How it works

The first step to placing a carry trade involves finding a legal tender backed by a low-lending rate. The lower, the better, as it makes it easy to borrow at the lowest cost possible. In return, one must also find a high-yielding currency that can be paired with the low-yielding one. 

image introducing carry trade

The amount borrowed on low yield is in return invested in a high yield fiat. In addition, one must also focus on liquid legal tenders to take advantage of price appreciation when the two are paired.  

The carry trade strategy was extremely popular between 2000 and 2007. During this period, the Australian dollar and the New Zealand dollar came backed with some of the highest lending charges. 

In return, the Japanese yen was the lowest in the market. Consequently, most people opted to borrow in yen and invest the resulting amount in AUD or NZD for higher interest payments. In return, they entered long positions on AUDJPY pair or NZDJPY.


Consider the AUD/JPY pair whereby the bank lending rate in Australia is 4% and in Japan zero. A person looking to profit from currency carry trade will look for an ideal time and price to enter along with the AUDJPY pair.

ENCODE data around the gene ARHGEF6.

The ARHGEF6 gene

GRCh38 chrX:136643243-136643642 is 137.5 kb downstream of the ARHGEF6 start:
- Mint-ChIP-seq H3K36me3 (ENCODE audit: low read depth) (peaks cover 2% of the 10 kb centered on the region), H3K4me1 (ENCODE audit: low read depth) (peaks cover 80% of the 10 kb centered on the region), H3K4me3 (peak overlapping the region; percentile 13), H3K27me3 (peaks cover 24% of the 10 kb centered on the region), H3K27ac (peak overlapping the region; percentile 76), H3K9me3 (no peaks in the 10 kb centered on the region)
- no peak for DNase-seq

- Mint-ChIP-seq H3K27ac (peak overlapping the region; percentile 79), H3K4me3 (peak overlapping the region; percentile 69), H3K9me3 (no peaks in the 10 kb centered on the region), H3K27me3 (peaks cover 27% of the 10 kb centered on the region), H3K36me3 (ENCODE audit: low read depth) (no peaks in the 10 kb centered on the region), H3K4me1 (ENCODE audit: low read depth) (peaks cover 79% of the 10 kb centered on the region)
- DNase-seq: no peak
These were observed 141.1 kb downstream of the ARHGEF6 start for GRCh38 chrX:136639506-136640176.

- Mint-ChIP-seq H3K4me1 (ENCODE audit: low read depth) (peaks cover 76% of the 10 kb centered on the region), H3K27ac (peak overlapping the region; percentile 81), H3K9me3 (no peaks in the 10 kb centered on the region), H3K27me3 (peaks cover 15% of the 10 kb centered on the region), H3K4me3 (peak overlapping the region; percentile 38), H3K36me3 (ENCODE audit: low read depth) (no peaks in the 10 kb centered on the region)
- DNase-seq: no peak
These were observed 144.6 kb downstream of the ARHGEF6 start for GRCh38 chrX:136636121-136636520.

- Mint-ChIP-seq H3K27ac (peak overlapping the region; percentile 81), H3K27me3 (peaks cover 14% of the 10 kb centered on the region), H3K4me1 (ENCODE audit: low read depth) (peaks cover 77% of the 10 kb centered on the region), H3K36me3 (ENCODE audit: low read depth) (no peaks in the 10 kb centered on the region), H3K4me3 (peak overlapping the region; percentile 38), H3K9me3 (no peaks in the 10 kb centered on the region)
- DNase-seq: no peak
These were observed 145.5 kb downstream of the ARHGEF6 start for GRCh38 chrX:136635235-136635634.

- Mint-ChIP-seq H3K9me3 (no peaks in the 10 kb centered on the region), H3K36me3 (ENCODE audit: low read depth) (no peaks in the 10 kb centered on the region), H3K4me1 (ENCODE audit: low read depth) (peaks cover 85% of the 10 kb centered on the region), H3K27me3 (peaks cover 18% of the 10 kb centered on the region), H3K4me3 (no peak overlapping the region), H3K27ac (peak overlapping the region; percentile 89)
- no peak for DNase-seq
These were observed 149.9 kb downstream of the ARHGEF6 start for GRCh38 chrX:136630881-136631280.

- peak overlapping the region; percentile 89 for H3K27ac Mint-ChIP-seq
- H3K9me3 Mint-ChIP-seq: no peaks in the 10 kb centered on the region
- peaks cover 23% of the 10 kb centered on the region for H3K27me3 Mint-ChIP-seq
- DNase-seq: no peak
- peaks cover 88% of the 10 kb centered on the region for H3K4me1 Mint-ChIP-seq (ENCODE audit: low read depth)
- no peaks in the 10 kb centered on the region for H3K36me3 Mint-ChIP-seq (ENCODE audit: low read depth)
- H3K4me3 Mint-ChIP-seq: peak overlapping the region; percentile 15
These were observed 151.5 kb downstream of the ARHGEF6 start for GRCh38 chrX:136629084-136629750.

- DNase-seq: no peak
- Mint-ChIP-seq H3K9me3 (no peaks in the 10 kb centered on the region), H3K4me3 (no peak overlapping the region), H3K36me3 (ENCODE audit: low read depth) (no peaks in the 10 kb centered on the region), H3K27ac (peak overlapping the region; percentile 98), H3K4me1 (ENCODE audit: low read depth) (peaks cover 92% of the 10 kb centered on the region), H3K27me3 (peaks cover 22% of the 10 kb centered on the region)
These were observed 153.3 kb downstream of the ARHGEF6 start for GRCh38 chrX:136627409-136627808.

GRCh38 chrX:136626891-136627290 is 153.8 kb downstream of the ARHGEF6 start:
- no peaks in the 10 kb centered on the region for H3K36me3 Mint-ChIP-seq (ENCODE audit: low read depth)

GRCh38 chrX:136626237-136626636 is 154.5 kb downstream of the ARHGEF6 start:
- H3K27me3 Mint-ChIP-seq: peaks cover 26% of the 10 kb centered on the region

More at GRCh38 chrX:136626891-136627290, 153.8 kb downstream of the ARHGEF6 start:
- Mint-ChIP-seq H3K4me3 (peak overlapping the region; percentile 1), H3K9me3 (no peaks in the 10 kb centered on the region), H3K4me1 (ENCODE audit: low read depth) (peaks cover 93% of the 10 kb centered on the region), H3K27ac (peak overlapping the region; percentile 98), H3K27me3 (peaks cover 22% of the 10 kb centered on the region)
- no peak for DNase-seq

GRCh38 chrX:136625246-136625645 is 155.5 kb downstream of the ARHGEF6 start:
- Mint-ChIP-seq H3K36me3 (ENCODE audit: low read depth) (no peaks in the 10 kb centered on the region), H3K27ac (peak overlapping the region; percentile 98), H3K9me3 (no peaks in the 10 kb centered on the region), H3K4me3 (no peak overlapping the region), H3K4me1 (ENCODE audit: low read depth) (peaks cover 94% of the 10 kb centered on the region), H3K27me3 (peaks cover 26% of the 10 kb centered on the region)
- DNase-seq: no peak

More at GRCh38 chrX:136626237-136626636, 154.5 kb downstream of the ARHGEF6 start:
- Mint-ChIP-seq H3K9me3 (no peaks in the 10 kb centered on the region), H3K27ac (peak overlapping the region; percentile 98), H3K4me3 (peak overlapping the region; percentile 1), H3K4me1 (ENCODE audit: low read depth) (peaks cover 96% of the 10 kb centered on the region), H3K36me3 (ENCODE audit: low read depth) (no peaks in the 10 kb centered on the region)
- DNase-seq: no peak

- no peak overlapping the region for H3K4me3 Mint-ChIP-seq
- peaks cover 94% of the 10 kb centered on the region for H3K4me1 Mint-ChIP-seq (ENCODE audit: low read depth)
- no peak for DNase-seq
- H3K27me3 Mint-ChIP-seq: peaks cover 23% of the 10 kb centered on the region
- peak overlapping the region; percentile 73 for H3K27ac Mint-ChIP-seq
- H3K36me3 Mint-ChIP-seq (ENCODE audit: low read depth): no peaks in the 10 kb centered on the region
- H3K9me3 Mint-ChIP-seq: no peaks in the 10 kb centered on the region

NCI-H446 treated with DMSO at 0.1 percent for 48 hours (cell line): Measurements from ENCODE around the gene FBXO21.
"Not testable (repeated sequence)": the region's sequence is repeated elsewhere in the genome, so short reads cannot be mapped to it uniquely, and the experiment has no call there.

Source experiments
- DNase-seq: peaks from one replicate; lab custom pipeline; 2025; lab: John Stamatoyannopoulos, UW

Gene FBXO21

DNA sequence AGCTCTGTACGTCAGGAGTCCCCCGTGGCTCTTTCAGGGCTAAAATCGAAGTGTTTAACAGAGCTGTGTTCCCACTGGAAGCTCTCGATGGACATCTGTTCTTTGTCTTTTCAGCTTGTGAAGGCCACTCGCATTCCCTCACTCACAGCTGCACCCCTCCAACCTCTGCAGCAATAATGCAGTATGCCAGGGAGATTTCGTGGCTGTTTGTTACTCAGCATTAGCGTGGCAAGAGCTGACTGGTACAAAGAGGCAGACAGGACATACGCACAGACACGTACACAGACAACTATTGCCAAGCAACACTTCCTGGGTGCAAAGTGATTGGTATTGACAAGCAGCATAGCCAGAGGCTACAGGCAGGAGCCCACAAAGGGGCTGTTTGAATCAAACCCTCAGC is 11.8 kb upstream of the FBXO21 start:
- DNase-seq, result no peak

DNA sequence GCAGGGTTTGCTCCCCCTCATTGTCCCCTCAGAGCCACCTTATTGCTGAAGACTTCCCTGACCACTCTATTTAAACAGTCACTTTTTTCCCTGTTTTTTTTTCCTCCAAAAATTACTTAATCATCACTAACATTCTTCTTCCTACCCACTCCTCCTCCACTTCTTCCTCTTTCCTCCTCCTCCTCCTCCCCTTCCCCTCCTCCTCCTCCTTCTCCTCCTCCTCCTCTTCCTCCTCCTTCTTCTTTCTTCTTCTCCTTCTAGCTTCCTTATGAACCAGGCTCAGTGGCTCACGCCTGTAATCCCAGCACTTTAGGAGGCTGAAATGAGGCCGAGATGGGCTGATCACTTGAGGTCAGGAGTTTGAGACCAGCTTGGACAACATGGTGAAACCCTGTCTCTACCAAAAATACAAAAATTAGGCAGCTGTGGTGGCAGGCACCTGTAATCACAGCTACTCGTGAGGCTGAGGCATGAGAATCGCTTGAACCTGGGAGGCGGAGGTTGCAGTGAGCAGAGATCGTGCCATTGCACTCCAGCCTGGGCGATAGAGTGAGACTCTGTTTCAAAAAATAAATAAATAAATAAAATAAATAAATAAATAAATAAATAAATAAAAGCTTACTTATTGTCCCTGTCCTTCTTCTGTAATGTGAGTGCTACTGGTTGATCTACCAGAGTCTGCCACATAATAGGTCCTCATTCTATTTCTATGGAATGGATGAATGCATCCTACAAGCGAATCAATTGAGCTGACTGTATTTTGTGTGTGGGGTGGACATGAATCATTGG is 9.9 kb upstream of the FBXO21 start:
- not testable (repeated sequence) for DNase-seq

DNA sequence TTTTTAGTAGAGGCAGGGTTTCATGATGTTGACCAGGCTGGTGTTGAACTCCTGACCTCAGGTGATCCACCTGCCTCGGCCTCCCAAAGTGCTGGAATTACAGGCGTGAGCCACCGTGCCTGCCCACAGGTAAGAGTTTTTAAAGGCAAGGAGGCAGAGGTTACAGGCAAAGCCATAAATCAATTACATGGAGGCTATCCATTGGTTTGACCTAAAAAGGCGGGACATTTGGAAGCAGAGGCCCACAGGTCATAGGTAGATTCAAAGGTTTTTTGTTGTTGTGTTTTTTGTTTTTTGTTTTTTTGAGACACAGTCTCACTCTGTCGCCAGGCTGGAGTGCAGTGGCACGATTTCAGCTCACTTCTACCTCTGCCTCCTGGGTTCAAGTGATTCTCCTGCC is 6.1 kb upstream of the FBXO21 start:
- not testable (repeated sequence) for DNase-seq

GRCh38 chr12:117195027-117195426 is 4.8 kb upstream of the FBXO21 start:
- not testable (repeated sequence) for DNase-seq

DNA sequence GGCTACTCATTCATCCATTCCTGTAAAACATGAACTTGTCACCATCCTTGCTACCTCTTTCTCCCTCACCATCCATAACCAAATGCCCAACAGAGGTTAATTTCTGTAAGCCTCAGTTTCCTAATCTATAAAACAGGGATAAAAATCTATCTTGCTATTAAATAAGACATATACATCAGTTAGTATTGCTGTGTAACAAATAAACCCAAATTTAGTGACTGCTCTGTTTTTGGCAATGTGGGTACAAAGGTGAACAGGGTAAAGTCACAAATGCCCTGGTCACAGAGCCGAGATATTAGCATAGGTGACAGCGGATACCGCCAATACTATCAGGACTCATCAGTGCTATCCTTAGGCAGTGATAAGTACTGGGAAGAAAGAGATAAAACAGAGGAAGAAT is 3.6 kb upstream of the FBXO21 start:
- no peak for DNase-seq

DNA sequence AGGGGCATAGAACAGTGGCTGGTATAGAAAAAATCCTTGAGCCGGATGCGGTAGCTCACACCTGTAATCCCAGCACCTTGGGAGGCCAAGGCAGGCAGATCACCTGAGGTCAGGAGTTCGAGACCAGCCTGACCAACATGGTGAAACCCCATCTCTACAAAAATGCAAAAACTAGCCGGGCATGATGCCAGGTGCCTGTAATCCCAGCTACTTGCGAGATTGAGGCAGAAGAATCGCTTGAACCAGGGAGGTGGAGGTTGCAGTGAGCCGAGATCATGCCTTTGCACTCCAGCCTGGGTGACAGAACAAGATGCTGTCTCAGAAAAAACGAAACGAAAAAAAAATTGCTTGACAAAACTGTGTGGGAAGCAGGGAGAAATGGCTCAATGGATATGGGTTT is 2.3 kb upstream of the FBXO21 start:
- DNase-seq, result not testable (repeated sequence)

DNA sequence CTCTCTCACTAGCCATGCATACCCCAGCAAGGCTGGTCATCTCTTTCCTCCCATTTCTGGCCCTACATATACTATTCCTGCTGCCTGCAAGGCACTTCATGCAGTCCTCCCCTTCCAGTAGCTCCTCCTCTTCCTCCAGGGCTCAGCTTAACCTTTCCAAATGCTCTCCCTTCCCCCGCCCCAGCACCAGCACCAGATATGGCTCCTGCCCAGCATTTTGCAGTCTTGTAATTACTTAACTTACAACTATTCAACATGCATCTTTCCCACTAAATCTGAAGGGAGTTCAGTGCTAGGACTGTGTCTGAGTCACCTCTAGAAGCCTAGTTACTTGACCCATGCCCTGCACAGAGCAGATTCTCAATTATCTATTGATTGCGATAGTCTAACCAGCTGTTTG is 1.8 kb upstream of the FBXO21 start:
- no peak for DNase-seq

Image depicting currency carry trade

In addition, one will look to borrow in yen given the zero prime rate and use the money to invest in the high-yielding Australian dollar. Once an investment in a high-yielding fiat is made, one will accrue interest returns in addition to potential returns on the underlying AUD/JPY price appreciating. 

Risks to watch out for

Image signaling currency carry trade risk

One of the biggest risks that people looking to profit from this strategy should always pay close attention to relates to bank rate changes. If a country behind the target legal tender decides to cut the underlying benchmark tariff, there is always a likelihood of seeing reduced returns. This is partly because the cut would result in a reduction in interest disbursements.

Interexchange price fluctuations could also significantly reduce the returns that one generates from this strategy. If a person is long and the price starts to tank, the position will accrue losses that the payments from the strategy might not be able to offset. 

Bottom line

A currency carry trade is a trading strategy that presents a unique opportunity to generate profits from two avenues on a single disbursement. In addition to profiting from currency price appreciation in case of a long position, one is also entitled to overheads emanating from differences in the benchmark rate between two legal tenders.

The strategy works best whenever central banks are planning to increase bank tariffs. However, it is important to manage risk adequately as price fluctuations can significantly eat into gains from interest disbursements. Additionally, benchmark cuts targeting the target fiat can also reduce the returns that one accrues through interest payments.